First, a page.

• Hidden competing commitment: the commitment of the patient to not feel like a sick, over-the-hill man.
• Big assumption: If I have to take medicine every day for the rest of my life, it means that I am an old person in decline.
Kegan and Lahey would subsequently invite the patients to examine their big assumptions, asking them to observe their big assumptions in action. In the case of life-saving medication, the patient might be asked to commit to taking the medication for one or two weeks and measure whether this, in fact, made him feel like a sick old man. Human beings, as “meaning-makers” at their core, might also consider adopting a fresh perspective, turning the medicine-taking process from a dreaded burden (“Death, here I come”) into a pleasing opportunity (“Thank God I can stay young and vibrant with one little pill”). The thinking goes, remove the roadblock laid out by hidden competing commitments, and the commitment to change can take over.
In my decade plus as an outreach rabbi, I’ve heard many similar-sounding non-answers from otherwise religiously motivated individuals as to why they are not committing to particular mitzvot or observances. If Kegan and Lahey could hear my students speak, they would point to their immunity to change and some, as-yet-undiscovered, hidden competing commitments. Maybe my students are committed to living a certain kind of lifestyle, and they assume that certain mitzvot are simply incompatible. Or, perhaps they harbor negative associations with certain observances that they would otherwise be open to incorporating into their life.
Like Kegan and Lahey, I encourage my students to examine their big assumptions for what they are: assumptions. Commit to a mitzvah for a period of time and examine the reality on the ground. As King David exclaims, “Taste and see that Hashem is good” (the literal translation of Psalms 34:9). “Taste and see” — experiment and experience a life with Hashem and His commandments, and you will find that “Hashem is good.” A life lived in consonance with G-d is “good.”
It’s not unusual to hear fresh perspectives out of the mouths of mitzvah-experimenters, as well. Unrealized spiritual and earthly benefits of mitzvah observance are often discovered in the process, and even when certain mitzvot are found to be incompatible with lifestyles once held dear, it’s not unusual to hear that they are more taken with this new lifestyle than they are with their old one. “Taste and see.”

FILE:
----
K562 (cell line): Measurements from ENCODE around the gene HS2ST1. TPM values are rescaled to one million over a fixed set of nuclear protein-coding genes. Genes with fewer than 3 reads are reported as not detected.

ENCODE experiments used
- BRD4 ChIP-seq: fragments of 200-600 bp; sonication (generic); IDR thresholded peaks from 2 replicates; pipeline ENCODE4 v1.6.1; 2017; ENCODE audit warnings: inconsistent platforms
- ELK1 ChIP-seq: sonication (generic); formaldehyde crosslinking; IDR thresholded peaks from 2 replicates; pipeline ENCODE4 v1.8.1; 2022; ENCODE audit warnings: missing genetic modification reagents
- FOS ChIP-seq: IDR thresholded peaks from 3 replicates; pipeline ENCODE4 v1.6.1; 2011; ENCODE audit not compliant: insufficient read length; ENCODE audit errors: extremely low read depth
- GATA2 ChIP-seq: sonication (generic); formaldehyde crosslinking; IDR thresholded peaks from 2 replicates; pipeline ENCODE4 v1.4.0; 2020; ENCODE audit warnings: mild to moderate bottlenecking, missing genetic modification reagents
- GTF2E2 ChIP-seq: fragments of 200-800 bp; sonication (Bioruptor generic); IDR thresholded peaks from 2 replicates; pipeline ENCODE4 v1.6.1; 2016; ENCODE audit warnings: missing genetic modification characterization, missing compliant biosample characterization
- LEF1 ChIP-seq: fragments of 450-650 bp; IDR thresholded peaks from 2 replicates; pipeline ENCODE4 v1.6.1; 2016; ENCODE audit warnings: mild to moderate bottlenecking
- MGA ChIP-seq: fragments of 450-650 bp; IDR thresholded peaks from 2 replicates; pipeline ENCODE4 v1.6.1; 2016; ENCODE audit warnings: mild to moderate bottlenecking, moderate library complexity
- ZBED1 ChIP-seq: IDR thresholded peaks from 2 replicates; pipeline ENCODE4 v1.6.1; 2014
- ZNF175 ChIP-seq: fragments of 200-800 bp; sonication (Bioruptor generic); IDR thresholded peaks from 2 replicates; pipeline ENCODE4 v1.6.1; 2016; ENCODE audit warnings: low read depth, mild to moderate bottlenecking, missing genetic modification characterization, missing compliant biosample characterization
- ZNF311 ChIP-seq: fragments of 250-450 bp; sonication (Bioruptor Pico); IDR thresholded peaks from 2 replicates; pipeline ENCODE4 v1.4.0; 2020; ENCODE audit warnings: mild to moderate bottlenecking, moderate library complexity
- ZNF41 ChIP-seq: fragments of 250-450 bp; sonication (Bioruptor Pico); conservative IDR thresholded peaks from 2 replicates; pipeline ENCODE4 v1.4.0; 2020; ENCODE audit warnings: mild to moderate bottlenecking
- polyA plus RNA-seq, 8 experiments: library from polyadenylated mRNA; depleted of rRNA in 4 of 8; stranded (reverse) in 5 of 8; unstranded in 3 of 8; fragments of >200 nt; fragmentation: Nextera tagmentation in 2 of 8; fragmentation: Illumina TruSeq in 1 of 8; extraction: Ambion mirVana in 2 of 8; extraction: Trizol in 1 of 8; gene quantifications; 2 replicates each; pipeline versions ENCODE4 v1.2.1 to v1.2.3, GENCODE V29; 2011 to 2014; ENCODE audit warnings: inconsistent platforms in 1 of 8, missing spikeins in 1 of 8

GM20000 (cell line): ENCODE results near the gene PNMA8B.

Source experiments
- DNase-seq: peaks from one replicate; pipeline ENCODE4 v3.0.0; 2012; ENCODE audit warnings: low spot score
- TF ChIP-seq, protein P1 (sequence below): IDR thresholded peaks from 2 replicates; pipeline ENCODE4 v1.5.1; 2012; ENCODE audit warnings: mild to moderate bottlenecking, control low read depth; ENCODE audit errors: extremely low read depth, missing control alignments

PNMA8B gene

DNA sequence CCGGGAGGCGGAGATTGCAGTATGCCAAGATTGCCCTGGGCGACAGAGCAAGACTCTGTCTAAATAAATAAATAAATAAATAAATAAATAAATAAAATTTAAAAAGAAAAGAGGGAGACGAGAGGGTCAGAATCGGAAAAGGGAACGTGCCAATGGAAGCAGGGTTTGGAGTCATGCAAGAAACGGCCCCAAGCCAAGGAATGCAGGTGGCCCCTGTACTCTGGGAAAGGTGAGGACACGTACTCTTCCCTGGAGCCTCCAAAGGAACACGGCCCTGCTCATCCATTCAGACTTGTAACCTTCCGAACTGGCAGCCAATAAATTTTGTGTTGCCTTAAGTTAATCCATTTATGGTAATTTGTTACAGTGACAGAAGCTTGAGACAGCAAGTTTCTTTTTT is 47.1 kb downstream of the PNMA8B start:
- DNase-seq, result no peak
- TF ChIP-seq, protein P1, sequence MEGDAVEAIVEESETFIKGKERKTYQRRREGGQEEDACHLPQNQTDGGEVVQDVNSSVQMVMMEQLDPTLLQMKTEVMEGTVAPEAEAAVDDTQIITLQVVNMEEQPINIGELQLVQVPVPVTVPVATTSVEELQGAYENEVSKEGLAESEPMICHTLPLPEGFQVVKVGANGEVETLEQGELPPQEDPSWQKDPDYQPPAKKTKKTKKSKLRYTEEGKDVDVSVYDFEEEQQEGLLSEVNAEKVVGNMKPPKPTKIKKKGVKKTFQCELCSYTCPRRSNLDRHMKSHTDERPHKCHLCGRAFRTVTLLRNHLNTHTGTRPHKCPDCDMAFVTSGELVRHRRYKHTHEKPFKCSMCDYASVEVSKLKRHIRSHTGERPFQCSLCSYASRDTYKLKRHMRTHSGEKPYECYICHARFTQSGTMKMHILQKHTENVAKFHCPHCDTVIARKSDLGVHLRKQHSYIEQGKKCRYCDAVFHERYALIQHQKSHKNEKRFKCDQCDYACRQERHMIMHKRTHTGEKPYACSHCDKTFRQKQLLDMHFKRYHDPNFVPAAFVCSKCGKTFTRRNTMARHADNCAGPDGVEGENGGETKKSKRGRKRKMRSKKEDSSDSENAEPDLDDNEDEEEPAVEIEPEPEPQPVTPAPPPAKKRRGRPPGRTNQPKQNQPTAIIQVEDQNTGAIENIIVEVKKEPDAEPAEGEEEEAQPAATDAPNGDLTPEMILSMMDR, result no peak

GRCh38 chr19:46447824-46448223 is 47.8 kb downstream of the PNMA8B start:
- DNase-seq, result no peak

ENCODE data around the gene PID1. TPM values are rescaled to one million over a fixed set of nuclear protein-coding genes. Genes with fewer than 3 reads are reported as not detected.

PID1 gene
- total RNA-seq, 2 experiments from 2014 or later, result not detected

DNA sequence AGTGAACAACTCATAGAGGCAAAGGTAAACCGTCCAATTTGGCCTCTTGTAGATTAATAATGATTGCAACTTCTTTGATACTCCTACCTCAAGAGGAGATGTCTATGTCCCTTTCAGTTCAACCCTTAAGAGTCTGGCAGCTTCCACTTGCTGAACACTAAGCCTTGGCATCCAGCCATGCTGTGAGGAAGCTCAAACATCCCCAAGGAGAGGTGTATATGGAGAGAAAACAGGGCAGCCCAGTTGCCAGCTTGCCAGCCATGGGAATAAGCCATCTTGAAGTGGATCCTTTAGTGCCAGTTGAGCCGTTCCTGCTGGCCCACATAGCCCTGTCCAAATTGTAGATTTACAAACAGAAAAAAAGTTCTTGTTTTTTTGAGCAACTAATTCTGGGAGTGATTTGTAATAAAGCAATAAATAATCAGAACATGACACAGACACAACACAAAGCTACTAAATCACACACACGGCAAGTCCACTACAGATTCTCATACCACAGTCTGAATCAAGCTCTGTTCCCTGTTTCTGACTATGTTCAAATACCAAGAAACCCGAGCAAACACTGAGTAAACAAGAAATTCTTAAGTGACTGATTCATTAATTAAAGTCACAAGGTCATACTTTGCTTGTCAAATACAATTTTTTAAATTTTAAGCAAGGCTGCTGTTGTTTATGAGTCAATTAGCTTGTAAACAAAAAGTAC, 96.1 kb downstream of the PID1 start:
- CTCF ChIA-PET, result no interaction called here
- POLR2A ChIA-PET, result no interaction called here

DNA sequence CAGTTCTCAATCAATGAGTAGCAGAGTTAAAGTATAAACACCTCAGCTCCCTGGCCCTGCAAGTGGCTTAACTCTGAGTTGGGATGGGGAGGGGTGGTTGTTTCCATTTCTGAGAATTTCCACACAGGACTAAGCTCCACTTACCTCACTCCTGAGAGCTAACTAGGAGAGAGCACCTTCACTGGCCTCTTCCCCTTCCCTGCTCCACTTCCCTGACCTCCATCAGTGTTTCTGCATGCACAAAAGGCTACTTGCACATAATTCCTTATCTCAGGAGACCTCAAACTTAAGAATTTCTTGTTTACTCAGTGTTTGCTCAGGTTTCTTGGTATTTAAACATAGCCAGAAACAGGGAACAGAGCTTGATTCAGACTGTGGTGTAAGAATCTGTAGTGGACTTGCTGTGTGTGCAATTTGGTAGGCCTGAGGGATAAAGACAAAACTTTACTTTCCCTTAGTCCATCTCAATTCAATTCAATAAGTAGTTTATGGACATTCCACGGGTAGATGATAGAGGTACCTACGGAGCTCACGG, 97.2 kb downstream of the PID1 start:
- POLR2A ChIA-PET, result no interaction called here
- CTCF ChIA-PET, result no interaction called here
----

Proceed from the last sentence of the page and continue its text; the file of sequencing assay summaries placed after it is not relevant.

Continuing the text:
Our ancestors gave themselves and us to God

Posted on 16 May 2018 by admin

There is a great political cartoon I saw recently titled Genesis of the Trial Attorney. The single-frame cartoon depicts Moses coming down the mountain with the tablets of stone in his hands. The Jewish people stand below, seemingly ready to accept the law in its fullness, when one man comes forward with confidence and opines, “OK… You say ‘commandments’ but I hear ‘recommendations.’”
As Shavuot nears and we prepare ourselves to re-accept the Torah and its laws anew, the crafty assertion made by this fictional attorney bears great consideration, if not for those who stood at Sinai, but for all the future generations of Jews who would come from that notable generation. For even if those at Sinai accepted the Torah’s laws with their celebrated cry of consent — “na’aseh v’nishma” (“we will do and then we will understand”) — all future generations did not. What, then, obligates them — us — in this divine contract? After all, can a parent accept a contract that extends to their children who have no say in the matter?
Nonetheless, we know that Torah literature takes our obligation of Torah law as a given. After all, they are called the 613 mitzvot (“commandments” — not “good deeds” as the word “mitzva” is so often mistranslated). Similarly, the Talmud is replete with the statement “kvar mushva ve’omed me’har Sinai,” “(a Jew is) already sworn in at Mount Sinai.” What is, then, the halachic mechanism that binds later generations of Jews to the Sinaitic commitment of their forefathers?
None other than Nachmanides (1194-1270) tackles this thorny issue. In Nachmanides’ opinion, the oath of an entire nation is fundamentally different from the oath of an individual. Whereas an individual can obligate only himself in a contract or oath, a national oath passes on to all future members of that nation.